The ironic thing is that we are both native Texans and he had never heard the term used in that context and thought only of it as a sled. Wow! Go figure that one out. I'm still scratching my head over it.

      P.S. I love the fact that you named your dog Toby. Something I so would've done too. :-)

      Thanks again for your article.

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      Diane Gollinger 4 years ago

      While according to this both North and South are correct. Hoever, ponder this Have you ever seen a Hat race at the Olympics???

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      William 4 years ago

      I'm 23 from Southern Canada and I have always called my winter hat a toboggan. I have never been to the southern United States but my mother said that I have always referred to my hat as a toboggan and she's always known it to be a toboggan also. so I must have pick up the terminology from her. my girlfriend jus recently heard me call it that and she couldn't help but laugh. lol it was funny though, I found it amusing that she had never heard that term. thanks for the post and thread, I love it

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      superich 4 years ago

      It's really funny... I work in a Maximum Federal Penn down in Southern Virginia. The bulk of our inmates are from the bigger cities in the North. It is our policy that the inmates must remove their headgear when they enter the dining facility. It's funny to see the Southern Correctional Staff to tell the inmates to remove their toboggan. The inmates look at them like they are nuts... I am originally from the North and have never heard of a toboggan hat. It's a sled where I come from. I try to explaining that to he Southern Coorectional Staff here and of course they think I'm an idiot. What can you say. These guys have been brought up that way. What are you gonna do. Tell them that everything they learned from their family over the years is wrong. Go way to get your butt kicked down here. But it's really funny when you see the looks that they get from these Northern Inmates when they tell them to take a sled off their heads.... LOL.

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      ElliCee 4 years ago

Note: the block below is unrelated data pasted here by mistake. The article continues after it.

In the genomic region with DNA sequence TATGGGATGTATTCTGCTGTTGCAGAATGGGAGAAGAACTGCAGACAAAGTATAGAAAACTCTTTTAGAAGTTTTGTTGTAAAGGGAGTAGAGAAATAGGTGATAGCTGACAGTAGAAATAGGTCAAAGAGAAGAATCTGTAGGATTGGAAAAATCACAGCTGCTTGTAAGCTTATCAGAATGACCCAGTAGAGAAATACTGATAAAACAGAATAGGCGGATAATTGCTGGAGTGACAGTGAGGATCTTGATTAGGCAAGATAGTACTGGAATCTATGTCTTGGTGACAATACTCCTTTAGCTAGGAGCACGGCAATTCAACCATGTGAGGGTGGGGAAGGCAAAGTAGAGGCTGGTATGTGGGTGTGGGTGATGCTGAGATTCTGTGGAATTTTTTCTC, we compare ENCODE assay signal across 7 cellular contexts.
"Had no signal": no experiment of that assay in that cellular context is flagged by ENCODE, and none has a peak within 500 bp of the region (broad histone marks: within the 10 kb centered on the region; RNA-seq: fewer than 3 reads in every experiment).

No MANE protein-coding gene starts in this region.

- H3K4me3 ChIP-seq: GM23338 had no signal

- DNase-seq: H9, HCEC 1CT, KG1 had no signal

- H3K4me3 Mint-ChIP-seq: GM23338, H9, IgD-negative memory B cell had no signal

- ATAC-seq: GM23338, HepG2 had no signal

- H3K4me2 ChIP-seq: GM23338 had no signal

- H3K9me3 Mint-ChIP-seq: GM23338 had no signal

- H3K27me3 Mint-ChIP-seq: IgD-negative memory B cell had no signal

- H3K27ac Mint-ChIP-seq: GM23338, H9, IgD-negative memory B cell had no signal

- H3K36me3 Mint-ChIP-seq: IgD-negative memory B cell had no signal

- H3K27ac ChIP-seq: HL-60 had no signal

Posted this on FB last winter...

      I walked into a market deep in the WV mountains and the gal behind the counter says - "Hey Honey, I love that tBAWLgeen." Thinking she means the Ravens "ballgame" (I had on my gear) I responded about the score. She stared at me as if I were as dumb as a box of rocks. "Doll, I said I love your T-BAWL-GIN"! Ah, I looked over my shoulder - she must mean my rental car = form of transportation (more or less) = toboggan.

      Long, awkward silence.

      "Your hat Sweetie." Go figure.

    • KCC Big Country profile image
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      Karen Curtis 4 years ago from Central Texas

      That's the way it appears Andy. Just look at all the comments.

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      Andy 4 years ago

      Everyone in Louisville growing up called snow hats toboggans. Since then I have lived in Nashville, Cincinnati, and Chicago among others and no one refers to them as toboggans and look at me like I'm crazy when I say it. If it is a southern thing it must be only in certain regions, because no one in Nashville had heard of it.

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      Karen Curtis 4 years ago from Central Texas

      I think that's the best part.....the reactions from those who have never called a hat a toboggan. :) Now you know you're not alone!

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      Derek 4 years ago

      Im from southern ohio and i call the hat a toboggan. It was hilarious to see my friends reactions who lived only 40 miles north of me when i mentioned this during a winter day, they of course, have never heard of that usage of the word.

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      Millie Lee 4 years ago

      *boggans* NOT boggnas. :)

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      Millie Lee 4 years ago

      I grew up in Kentucky and we always called them boggnas.

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      Karen Curtis 5 years ago from Central Texas